The Ontario Court of Appeal allowed the appeal of the Medical Advisory Committee (“MAC”) and overturned the decision of the Ontario Superior Court. The Ontario Superior Court held that the arbitrator had erred in deciding the dispute between the MAC and the Respondent Physician. The Court of Appeal held the arbitrator’s decision was subject to judicial review on the reasonableness standard and the decision was reasonable.

27. January 2009 0

Administrative law – Decisions of administrative tribunals – Medical Advisory Committee – Physicians and Surgeons – Hospital privileges – Arbitration Board – Judicial review – Standard of review – Reasonableness simpliciter

Smyth v. Perth and Smiths Falls District Hospital, [2008] O.J. No. 4752, Ontario Court of Appeal, November 26, 2008, J.C. MacPherson, E.A. Cronk and P.S. Rouleau JJ.A.

The Respondent Physician (“Dr. Smyth”) was part of the medical staff at Perth and Smiths Falls District Hospital (the “Hospital”) and his appointment to the medical staff was renewed every year from 1999‑2006.

The Medical Advisory Committee of the Hospital (the “MAC”) is given the authority to provide recommendations to the Board of the Hospital (the “Board”) about the reappointment of medical staff members. The Board is not bound by the MAC’s recommendation when deciding whether to reappoint a member of the Hospital’s staff.

In the spring of 2006, a dispute arose at the Hospital regarding several issues with Dr. Smyth including his refusal to provide on-call services and his alleged verbal abuse of other staff members at the Hospital. The MAC hired a consultant to review these issues and the consultant recommended that Dr. Smyth be referred to an anger management evaluation and attend a course on communication skills. In late 2006, the Board passed a resolution directing that Dr. Smyth participate in a conflict resolution program as a precondition to his reappointment.

In April 2007, the MAC reviewed Dr. Smyth’s application for reappointment and recommended the Board reject it because he had not complied with the resolution and because he had not complied with the MAC’s requirement that Dr. Smyth agree to perform a minimum of one in four on-call services.

On June 15, 2007, Dr. Smyth, the MAC and the Hospital entered into binding arbitration and the arbitration agreement referred to the two above-noted matters at issue between the parties. However, the agreement also stated that “it is hereby agreed that this arbitration will be the full and final determination with respect to Dr. Smyth’s reapplication for privileges at the Hospital…”.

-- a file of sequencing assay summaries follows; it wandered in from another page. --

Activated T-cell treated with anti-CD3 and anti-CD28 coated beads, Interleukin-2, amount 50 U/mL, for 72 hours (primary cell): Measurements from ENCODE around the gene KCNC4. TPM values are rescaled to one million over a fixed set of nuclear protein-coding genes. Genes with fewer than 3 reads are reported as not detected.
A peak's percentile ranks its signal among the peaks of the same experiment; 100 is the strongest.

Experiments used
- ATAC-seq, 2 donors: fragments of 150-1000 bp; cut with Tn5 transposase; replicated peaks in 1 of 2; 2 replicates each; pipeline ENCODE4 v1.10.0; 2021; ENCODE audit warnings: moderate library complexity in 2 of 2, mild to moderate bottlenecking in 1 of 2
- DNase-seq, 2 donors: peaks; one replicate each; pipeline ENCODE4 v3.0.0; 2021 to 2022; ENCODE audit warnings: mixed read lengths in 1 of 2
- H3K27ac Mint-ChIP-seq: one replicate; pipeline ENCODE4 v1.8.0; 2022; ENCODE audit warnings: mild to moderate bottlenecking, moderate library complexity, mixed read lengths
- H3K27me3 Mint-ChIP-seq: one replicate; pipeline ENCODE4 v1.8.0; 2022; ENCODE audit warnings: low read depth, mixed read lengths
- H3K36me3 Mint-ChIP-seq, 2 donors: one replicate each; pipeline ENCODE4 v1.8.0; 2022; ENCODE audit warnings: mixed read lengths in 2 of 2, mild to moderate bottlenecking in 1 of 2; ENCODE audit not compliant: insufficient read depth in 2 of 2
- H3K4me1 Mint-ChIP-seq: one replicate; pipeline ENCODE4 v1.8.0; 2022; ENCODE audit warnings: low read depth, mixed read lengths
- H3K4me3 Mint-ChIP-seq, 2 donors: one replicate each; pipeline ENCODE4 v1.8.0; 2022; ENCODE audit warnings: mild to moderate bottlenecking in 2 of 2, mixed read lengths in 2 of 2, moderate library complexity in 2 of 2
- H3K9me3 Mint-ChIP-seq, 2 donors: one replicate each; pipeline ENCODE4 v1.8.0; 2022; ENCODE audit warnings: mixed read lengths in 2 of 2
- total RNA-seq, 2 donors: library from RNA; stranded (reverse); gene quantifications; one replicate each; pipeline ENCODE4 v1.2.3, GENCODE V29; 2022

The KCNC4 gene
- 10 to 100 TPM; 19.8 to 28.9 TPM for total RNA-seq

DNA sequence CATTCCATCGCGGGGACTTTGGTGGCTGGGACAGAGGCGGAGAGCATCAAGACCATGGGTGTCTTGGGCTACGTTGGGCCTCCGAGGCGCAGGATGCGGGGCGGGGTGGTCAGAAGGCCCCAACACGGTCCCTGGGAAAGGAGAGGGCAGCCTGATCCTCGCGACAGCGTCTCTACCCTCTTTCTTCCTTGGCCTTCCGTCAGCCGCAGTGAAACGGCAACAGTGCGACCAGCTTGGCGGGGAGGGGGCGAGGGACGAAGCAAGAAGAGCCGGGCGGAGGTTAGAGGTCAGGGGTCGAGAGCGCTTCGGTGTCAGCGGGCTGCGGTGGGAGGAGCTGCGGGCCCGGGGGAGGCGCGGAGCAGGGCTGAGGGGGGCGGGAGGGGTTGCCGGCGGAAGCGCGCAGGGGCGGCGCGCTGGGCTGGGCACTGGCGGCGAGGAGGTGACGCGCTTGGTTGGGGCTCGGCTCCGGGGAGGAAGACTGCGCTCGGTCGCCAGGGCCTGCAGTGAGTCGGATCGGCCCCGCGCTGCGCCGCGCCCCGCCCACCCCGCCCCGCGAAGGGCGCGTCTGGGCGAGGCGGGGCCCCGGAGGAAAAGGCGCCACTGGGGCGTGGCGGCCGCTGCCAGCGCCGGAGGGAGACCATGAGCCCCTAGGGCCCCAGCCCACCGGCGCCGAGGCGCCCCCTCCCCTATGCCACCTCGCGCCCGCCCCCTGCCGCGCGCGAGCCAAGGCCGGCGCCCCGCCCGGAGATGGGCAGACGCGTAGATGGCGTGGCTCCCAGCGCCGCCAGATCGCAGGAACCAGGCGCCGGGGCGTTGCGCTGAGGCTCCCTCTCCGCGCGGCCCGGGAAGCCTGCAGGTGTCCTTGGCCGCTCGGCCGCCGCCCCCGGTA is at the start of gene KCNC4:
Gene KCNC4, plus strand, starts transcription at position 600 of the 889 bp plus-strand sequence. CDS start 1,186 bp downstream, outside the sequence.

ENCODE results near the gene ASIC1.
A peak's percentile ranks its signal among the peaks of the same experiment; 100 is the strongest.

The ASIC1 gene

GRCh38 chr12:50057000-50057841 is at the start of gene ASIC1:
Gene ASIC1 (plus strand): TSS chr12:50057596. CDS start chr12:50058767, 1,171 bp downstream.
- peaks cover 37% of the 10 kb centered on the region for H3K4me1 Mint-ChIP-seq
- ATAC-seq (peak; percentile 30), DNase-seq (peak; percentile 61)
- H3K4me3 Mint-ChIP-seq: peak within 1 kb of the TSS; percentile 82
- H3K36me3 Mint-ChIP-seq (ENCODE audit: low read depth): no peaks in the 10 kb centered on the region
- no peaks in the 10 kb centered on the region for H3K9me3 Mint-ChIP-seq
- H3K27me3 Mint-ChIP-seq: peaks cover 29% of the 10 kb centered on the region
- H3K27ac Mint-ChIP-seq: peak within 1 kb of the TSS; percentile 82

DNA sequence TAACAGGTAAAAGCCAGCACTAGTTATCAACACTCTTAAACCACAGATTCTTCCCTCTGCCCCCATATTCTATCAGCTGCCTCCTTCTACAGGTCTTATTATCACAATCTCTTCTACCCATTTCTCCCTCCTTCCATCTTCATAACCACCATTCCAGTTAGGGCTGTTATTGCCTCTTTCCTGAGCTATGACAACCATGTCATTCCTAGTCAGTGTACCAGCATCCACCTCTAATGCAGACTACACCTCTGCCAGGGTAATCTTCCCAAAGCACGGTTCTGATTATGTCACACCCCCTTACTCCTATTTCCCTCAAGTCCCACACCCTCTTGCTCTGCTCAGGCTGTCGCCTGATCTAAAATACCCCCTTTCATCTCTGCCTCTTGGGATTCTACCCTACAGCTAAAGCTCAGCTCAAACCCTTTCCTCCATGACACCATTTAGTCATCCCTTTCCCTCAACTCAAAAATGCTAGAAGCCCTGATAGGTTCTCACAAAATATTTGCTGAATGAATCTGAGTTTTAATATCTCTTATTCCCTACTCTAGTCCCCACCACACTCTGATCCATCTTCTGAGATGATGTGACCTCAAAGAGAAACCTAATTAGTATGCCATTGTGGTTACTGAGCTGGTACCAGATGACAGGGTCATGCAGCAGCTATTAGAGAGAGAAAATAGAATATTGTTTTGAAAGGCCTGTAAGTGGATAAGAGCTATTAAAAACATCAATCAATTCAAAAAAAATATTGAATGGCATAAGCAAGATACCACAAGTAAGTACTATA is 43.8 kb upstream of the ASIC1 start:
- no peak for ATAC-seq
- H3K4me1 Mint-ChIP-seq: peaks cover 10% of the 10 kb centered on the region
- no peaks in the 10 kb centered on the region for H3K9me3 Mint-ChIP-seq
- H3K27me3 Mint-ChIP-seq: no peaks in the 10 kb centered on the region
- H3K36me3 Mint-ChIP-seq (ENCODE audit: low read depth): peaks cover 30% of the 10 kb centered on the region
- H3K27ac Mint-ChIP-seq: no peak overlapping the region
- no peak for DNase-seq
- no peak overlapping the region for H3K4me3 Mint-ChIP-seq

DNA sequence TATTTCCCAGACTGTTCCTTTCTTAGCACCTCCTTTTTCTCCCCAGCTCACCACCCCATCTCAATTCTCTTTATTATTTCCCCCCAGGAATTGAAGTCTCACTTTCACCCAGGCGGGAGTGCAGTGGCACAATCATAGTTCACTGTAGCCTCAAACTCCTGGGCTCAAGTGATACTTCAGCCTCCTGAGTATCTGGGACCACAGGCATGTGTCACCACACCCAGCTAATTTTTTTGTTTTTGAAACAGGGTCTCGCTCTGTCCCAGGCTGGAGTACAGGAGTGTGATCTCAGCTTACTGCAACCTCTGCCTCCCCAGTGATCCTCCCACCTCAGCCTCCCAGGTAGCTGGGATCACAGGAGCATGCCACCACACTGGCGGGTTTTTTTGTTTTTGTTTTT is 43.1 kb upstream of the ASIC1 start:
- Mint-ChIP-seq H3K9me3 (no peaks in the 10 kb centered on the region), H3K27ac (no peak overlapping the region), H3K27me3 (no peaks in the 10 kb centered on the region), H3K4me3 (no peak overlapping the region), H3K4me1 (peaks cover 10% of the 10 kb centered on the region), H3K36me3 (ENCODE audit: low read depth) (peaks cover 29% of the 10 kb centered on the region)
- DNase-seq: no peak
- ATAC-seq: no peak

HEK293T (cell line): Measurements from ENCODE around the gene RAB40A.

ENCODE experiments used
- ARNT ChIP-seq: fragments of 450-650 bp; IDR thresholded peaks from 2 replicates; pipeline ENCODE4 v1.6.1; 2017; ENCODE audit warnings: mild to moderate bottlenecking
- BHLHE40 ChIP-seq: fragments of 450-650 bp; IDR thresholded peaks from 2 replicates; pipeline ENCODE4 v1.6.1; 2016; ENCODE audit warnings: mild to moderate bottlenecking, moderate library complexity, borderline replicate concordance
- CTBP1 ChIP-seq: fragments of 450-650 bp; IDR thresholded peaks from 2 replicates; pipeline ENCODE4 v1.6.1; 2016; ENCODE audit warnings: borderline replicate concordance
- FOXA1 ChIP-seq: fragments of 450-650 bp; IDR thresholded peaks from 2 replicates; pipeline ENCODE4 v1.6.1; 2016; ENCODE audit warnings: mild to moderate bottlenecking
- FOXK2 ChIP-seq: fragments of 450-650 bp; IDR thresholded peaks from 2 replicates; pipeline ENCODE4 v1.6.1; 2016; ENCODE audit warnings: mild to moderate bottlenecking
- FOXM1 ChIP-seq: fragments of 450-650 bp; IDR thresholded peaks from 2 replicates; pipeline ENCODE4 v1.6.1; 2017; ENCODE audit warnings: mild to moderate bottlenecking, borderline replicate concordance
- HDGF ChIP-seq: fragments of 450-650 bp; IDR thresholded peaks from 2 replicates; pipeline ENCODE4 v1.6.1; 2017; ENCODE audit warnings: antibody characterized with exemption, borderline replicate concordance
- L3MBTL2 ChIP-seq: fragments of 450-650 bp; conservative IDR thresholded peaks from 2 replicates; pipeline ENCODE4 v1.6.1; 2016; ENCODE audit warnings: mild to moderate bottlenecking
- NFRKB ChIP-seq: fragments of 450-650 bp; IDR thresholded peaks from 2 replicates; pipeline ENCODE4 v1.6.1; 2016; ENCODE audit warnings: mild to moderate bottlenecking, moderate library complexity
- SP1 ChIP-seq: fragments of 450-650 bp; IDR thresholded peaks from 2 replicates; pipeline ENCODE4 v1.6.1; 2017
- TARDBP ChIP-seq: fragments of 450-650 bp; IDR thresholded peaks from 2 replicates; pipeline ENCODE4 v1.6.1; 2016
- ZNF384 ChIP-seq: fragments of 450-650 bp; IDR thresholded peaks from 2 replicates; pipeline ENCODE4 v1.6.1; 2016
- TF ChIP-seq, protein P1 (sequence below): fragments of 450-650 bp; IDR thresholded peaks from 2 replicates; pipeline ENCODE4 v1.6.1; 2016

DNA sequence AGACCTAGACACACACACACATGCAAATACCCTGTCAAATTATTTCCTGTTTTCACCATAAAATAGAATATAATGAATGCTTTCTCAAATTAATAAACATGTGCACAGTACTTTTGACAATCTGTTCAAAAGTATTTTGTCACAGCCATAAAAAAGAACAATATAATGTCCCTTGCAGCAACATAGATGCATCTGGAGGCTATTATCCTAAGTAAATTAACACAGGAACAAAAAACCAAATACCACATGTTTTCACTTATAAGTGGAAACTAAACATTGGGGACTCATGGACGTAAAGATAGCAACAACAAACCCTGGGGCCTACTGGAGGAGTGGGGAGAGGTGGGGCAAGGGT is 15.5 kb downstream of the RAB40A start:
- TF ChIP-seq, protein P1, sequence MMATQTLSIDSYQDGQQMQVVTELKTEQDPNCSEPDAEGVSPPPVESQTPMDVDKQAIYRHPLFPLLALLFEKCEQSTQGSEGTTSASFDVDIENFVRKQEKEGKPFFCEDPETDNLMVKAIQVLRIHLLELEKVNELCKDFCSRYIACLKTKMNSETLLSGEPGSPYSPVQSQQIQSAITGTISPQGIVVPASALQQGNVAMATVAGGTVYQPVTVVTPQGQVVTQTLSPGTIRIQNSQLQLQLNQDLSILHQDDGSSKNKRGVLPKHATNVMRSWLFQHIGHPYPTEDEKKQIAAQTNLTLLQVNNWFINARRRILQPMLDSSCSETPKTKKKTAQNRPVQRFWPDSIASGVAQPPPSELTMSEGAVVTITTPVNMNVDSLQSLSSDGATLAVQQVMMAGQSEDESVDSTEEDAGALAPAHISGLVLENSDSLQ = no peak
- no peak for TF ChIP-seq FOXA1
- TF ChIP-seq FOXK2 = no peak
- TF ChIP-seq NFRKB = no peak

The arbitrator ruled that Dr. Smyth could resign from the Hospital staff or his application for reappointment should be rejected. Dr. Smyth applied to the Court to set aside the ruling on the basis that the arbitrator’s decision dealt with a dispute the agreement did not cover. The application judge concluded the agreement limited the arbitrator to considering only the two specific issues and the arbitrator heard evidence and made his decision based on other matters. The application judge set aside the arbitrator’s decision.

The MAC appealed the application judge’s decision and the Court of Appeal allowed this appeal. The application judge had applied the correctness standard without analyzing the appropriate standard. The correctness standard was appropriate because the issue was a jurisdictional one.

On the merits, the Court of Appeal concluded that the arbitration agreement gave the arbitrator more power than merely considering the two specific issues. This was the case because of the broad passage quoted above.

The Court of Appeal then continued to consider whether the arbitrator’s decision was reasonable and concluded that it was reasonable in light of the evidence before the arbitrator.

This case was digested by Scott J. Marcinkow of Harper Grey LLP. If you would like to discuss this case further, please feel free to contact him directly at or review his biography at

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